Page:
Rising to Global Challenges: 25 Years of Industrial Ecology

April 27, 2015, 11:00 a.m.-12:00 p.m., in the GIS Auditorium
Christopher Kennedy, Professor, Civil Engineering, University of Toronto

Abstract: Industrial ecologists have been conducting rigorous scientific analysis of the Earth's resource challenges and environmental stresses for 25 years. Industrial Ecology is, in short, the study of energy and material flows – and their environmental impacts - in socio-industrial systems. Emerging from several influences in the 1970s and 80s, early work in Industrial Ecology was centered around eco-industrial parks, dematerialization of the service sector, and industrial metabolism. The field has since expanded to more comprehensively address issues of global sustainability. Industrial Ecologists have developed and extended methods of material flow analysis and life cycle assessment to provide means of assessing and reducing the environmental impacts of systems at multiple scales. This includes work from products and processes, to urban infrastructure, industrial sectors and entire economies. Industrial Ecology is expanding knowledge at the intersection of engineering and the natural world, while creating the green industries and jobs of the future. A new publication "Rising to Global Challenges: 25 Years of Industrial Ecology" describes some of the impacts and achievements of the field. Industrial Ecologists have written the guidelines behind the ISO standards for Life Cycle Assessment, and have furthered the development of environmentally extended input-output models for assessing economy-wide environmental impacts. The standard approaches to material flow accounting now used in the Environmental Accounts of OECD member countries were largely developed by industrial ecologists. Eight members of the United Nations International Resource panel are ISIE members – authoring key reports on topics such as resource decoupling, metals, biofuels, global land use change, and environmental impacts of production and consumption. With respect to global climate change, many members of the Industrial Ecology community led or contributed to chapters of the IPCC’s 5th Assessment Report released in 2014. New standard approaches for inventorying greenhouse gas emissions for cities were also largely developed within the field of Industrial Ecology. Research in Industrial Ecology is booming, with substantial funding in many countries, including Australia, China, Japan, Korea, Austria, Norway, the Netherlands, Sweden and the United States, amongst others. Industrial Ecologists are now consistently publishing in top scientific journals. The task now at hand is to take the huge amount of knowledge and experience generate through 25 years of work and translate it into new educational programs in Industrial Ecology.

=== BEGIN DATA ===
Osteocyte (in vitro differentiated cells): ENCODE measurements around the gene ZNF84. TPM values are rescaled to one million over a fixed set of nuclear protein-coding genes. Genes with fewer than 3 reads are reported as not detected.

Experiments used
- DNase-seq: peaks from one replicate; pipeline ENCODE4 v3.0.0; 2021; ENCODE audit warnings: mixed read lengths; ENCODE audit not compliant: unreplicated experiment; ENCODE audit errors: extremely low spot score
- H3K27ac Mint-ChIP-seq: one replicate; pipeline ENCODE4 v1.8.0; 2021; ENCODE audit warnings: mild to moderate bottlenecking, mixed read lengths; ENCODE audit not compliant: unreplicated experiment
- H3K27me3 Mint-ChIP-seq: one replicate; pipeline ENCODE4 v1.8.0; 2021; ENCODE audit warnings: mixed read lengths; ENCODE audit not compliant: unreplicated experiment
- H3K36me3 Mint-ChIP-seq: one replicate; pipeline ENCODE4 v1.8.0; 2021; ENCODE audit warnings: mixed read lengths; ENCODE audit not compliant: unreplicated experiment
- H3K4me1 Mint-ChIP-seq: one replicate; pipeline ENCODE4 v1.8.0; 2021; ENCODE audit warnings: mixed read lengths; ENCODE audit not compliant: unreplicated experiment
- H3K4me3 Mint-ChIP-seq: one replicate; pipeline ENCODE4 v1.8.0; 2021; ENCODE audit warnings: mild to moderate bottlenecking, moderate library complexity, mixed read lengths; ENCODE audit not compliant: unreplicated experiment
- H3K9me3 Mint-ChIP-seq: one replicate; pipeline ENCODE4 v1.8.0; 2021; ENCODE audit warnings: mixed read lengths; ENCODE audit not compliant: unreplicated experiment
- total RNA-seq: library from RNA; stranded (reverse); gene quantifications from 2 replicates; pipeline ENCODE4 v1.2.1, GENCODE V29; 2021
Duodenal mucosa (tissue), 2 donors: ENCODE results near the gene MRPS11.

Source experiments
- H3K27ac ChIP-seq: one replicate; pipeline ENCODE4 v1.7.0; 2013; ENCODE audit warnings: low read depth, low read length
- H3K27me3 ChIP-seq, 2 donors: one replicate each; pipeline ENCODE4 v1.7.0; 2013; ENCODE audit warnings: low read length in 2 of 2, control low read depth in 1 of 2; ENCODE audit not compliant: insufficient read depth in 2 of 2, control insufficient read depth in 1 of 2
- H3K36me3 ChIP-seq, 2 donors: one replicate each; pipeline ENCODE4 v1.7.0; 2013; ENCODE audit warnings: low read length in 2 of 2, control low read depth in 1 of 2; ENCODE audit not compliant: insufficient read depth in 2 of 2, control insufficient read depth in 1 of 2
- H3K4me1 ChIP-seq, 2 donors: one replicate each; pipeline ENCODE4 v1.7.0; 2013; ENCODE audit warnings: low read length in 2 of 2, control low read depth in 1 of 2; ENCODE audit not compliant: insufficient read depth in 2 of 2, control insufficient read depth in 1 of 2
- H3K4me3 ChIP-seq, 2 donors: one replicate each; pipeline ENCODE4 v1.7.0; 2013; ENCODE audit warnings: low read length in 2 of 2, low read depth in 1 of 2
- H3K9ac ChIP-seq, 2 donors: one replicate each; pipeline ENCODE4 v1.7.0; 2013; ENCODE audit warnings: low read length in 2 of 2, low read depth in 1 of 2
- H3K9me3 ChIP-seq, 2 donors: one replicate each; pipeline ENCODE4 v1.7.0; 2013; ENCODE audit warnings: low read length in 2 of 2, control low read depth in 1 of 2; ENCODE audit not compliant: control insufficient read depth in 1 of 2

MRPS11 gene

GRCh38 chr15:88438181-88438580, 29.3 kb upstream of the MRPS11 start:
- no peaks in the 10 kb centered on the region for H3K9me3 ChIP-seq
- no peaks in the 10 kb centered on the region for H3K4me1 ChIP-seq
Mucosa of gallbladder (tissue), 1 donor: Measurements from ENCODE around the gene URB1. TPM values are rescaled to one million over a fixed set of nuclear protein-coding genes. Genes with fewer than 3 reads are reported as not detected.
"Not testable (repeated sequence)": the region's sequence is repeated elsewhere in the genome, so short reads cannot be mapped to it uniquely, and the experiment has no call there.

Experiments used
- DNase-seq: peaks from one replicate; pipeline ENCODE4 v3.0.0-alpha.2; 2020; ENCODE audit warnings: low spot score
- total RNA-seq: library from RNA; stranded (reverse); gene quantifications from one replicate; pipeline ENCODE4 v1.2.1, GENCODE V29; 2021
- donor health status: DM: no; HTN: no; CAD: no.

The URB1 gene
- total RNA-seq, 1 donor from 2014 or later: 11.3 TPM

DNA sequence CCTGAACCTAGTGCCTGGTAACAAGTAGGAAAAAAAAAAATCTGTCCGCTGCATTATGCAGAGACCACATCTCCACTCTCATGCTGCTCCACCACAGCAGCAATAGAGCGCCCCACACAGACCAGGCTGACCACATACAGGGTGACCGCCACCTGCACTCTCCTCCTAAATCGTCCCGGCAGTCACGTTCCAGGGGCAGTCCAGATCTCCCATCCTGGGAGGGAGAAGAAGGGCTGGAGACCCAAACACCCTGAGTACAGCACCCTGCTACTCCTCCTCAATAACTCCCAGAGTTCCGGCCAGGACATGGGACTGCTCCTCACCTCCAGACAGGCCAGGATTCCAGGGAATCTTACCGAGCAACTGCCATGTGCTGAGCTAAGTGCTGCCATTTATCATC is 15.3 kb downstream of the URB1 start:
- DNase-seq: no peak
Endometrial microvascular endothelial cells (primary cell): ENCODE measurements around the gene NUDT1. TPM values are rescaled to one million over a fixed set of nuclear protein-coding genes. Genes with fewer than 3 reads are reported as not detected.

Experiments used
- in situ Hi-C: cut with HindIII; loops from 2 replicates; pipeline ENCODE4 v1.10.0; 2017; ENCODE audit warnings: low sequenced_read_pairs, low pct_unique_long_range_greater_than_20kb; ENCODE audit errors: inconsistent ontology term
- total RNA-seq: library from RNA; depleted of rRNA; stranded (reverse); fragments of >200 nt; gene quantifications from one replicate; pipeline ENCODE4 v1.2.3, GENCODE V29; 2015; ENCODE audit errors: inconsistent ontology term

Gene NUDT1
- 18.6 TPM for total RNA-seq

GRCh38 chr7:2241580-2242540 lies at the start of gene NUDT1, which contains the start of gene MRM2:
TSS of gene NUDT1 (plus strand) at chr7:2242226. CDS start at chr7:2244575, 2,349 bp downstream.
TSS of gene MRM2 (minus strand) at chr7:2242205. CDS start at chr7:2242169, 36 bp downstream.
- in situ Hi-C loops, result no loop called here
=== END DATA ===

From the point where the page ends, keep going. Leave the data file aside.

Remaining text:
Bio: Christopher Kennedy is a Professor of Civil Engineering at the University of Toronto. His research applies principles of Industrial Ecology to the design of urban infrastructure, including the study of urban metabolism and its relationship to global resource challenges and environmental stresses. He is author of "The Evolution of Great World Cities: Urban Wealth and Economic Growth." Holding qualifications in Civil Engineering, Economics and Business, he has conducted professional work for several organizations including the Ontario Ministry of Finance, Infrastructure Canada, Clinton Climate Initiative, and the World Bank. In 2011/12, he was seconded to the OECD to work on Cities, Green Growth and Policies for Encouraging Investment in Low Carbon Infrastructure. He has been a visiting professor at Oxford University and ETH Zürich, and is President of the International Society for Industrial Ecology.


Sources of Cost Reductions in Solar Photovoltaics

April 20, 2015, 11:00 a.m.-12:00 p.m., in the GIS Auditorium
Dr. Unni Pillai, Assistant Professor, University at Albany, SUNY